[headline style=”1″ align=”center” headline_tag=”h2″]Introduction to ACL Tears
The ACL is the most commonly injured ligament of the knee. Roughly fifty percent of all knee injuries are a result of an ACL tear according to some studies.
As clinicians with direct access we need to discern ACL tears in acute and chronic situations and refer out if needed, especially as sport and orthopedic PT’s.
Over the past few weeks I have personally seen many patients with acute knee injuries with potential ACL tears.
For this reason, I have included some of the latest research to help clinicians rule in and rule out tears of the ACL, the function of the ACL , why it is frequently torn, the best examinations tests, and some concluding remarks.
[headline style=”1″ align=”center” headline_tag=”h2″]Why Is the ACL Frequently Torn?
There is no one reason for the predisposition of ACL tears.
Some authors suggest lower and upper extremity biomechanics while others suggest narrow notch width, genetics, hormonal levels, decreased proprioception, tibial plateau slope, weakness of hip rotators, excessive pronation, etc.
A few studies did find that females are more prone due to decrease size of their ACL’s, knee abduction angles, and reduce knee flexion during change of direction.
Therefore, at this current time nothing points directly in regards to research, but rather a multimodal approach is needed.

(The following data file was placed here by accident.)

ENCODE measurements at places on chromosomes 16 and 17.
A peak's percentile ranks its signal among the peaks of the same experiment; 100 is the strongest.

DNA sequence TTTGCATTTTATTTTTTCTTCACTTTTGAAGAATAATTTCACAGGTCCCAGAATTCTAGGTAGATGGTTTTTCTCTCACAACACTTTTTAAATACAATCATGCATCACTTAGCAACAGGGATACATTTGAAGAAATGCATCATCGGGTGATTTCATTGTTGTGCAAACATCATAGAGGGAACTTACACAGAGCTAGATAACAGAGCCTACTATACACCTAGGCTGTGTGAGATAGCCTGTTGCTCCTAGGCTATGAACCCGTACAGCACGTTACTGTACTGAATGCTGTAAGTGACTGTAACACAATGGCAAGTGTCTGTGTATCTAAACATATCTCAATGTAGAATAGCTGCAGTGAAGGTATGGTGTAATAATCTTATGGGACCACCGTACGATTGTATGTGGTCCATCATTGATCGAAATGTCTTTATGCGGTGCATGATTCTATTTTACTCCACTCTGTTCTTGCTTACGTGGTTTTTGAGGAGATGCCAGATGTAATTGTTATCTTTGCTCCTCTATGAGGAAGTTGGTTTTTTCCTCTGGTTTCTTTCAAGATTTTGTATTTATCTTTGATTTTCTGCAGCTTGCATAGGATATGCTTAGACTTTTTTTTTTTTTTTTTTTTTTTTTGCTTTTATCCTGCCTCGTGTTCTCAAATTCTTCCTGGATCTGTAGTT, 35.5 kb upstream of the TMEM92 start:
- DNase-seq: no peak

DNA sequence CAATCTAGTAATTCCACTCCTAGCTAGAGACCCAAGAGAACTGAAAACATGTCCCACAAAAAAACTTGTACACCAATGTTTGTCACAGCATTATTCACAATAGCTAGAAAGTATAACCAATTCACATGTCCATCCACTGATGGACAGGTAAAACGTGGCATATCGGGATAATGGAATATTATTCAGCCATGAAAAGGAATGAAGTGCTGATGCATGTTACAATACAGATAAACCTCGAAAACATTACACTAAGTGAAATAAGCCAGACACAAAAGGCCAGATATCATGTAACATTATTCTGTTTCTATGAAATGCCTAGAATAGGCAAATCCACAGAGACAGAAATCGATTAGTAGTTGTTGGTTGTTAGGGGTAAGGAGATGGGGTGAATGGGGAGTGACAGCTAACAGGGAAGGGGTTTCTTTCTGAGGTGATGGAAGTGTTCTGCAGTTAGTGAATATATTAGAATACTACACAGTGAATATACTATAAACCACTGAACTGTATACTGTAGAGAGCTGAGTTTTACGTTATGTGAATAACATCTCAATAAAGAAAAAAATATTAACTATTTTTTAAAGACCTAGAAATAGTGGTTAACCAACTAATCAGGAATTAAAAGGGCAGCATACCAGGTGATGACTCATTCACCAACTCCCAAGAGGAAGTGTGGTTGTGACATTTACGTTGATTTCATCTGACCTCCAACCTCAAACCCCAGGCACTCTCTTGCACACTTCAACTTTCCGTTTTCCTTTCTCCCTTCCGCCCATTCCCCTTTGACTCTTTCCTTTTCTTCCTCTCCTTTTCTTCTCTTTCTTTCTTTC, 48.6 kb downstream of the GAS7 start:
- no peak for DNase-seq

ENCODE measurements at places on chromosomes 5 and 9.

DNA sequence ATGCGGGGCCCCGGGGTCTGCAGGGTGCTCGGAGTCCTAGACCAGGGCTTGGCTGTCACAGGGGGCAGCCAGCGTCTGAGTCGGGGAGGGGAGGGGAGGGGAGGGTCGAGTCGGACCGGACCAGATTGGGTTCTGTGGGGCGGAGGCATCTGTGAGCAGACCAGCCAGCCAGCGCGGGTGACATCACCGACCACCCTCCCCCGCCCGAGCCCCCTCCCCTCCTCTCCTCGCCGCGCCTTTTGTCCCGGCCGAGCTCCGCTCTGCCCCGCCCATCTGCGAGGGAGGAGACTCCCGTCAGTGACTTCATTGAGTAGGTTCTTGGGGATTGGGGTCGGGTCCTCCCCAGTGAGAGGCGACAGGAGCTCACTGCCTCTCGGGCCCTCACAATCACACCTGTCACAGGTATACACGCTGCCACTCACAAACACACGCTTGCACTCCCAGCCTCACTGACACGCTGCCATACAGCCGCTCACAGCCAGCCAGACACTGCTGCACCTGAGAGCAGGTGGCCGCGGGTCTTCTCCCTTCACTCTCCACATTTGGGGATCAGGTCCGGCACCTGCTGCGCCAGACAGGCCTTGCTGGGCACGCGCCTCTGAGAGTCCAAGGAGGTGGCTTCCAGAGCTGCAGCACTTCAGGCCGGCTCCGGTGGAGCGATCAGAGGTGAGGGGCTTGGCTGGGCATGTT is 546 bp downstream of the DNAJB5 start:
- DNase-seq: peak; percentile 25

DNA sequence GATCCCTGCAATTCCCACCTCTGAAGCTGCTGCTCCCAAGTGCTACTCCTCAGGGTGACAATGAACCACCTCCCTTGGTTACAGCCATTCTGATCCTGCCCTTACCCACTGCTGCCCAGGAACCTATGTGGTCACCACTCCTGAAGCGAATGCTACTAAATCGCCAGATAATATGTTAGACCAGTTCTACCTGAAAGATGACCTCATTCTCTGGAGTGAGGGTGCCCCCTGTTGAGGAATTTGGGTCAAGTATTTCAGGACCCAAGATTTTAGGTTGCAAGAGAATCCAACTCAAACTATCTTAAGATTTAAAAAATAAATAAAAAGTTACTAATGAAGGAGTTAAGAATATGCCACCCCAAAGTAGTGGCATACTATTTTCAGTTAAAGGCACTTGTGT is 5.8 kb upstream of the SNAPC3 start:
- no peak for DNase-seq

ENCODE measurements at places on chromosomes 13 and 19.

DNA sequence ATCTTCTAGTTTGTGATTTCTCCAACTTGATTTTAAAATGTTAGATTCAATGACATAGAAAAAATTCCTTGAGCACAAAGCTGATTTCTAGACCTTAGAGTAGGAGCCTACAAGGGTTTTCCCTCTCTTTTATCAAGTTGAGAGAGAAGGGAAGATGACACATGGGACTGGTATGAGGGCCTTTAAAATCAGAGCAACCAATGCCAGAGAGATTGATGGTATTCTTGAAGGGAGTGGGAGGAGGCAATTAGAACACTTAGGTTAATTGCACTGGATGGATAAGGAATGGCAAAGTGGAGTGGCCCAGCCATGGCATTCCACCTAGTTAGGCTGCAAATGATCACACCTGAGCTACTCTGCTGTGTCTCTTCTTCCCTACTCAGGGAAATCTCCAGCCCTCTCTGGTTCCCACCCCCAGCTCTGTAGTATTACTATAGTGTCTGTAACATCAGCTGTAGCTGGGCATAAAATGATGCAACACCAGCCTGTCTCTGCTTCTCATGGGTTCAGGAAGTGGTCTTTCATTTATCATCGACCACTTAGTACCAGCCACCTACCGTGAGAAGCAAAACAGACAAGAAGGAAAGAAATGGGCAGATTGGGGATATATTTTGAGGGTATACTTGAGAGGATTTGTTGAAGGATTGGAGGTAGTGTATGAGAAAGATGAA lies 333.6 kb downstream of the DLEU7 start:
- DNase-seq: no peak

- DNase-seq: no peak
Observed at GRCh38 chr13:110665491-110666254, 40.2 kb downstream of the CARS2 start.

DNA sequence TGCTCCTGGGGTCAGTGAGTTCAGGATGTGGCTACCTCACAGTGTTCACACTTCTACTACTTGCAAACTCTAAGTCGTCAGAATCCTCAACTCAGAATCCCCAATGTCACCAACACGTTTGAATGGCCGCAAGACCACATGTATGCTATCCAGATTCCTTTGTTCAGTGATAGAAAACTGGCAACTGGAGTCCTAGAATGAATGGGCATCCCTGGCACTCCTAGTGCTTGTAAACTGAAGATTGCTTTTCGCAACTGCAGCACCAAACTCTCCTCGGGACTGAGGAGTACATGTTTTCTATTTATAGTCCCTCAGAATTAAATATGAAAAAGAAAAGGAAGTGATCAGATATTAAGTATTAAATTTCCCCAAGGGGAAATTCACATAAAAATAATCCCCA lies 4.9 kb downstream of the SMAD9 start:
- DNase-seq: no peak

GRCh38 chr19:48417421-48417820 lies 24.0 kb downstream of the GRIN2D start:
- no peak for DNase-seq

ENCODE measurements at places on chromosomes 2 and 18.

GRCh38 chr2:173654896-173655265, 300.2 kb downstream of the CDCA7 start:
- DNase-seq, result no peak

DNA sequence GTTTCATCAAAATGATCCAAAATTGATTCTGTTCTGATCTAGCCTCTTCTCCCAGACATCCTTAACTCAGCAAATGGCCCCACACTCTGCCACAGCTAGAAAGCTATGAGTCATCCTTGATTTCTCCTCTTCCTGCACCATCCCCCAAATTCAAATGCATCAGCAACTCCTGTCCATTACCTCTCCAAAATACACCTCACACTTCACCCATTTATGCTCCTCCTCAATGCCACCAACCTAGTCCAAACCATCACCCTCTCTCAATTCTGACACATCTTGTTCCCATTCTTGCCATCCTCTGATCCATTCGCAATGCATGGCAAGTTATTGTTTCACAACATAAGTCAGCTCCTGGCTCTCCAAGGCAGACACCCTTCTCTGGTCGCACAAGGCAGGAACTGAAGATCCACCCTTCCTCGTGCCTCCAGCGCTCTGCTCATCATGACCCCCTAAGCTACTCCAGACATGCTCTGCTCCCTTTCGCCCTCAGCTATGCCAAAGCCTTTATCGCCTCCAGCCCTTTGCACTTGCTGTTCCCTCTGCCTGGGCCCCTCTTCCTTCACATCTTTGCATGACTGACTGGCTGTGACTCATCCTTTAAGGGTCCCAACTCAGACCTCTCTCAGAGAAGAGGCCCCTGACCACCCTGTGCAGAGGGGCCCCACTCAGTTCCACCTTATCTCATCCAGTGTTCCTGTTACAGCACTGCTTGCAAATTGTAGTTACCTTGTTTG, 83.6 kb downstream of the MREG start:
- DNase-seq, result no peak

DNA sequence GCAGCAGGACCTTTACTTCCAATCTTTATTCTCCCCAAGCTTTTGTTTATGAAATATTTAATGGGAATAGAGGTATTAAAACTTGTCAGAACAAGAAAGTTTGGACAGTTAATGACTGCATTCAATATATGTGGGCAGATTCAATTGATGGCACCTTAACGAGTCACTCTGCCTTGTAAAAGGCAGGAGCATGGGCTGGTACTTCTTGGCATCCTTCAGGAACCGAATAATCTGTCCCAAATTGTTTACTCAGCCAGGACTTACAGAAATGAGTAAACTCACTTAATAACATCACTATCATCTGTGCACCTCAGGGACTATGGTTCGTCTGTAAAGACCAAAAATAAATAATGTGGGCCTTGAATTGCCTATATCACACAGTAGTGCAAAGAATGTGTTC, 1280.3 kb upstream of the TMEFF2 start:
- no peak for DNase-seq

I personally argue that more of it is biomechanics in nature in addition to poor strength and conditioning programming but ….
I could be wrong about this assumption and that some may be genetically predisposed to ACL tears.
[headline style=”1″ align=”center” headline_tag=”h2″]The Anatomy of the ACL
[images style=”0″ image=”http%3A%2F%2Fwww.scottgraypt.com%2Fwp-content%2Fuploads%2F2017%2F03%2FGreys-anatomy-ACL-2.jpg” width=”200″ align=”center” top_margin=”0″ full_width=”Y”]
The ACL attaches distally at the anterior intercondylar fossa of the tibia. It runs at an angle posterior and laterally to the intercondylar fossa adjacent to the lateral femoral condyle.
It has both anterior and medial fibers in addition to posterior lateral fibers.
[headline style=”1″ align=”center” headline_tag=”h2″]The Biomechanics & Function of the ACL
According to Kaeding and et al, the ACL functions to limit internal rotation, anterior tibial translation, and knee abduction. These motions are created bottom up through gravity and ground reaction forces or momentum.
These forces can become excessive with abnormal mechanics, weakness, fatigue, altered proprioception, and trauma.
The ACL will usually tear when too much knee flexion (anterior translation), excessive tibial IR, or valgus of the knee.
[headline style=”1″ align=”center” headline_tag=”h2″] The ACL Can Be Torn With Extension Too…
Have you ever wondered why some athletes tear their ACL with knee extension or femoral external rotation?
In fact, I thought about this for years.
I thought the ACL prevented knee abduction, tibial IR, and anterior translation as described above.
That is what I was taught in school and what it shows in the research.
What they didn’t tell you the functional biomechanics and relative joint motion.
You see, many athletes are getting tibial IR, knee abduction, and anterior translation of the tibia top down when the femur is moving faster.
This is something I learned from Gary Gray and David Tiberio.
Relative motion rules.
The eye sees knee extension or femoral external rotation but it doesn’t see the relative motion.
For instance, if the femur is rotating faster into external rotation than the tibia, the joint feels relative knee internal rotation. This can cause tension to the ACL.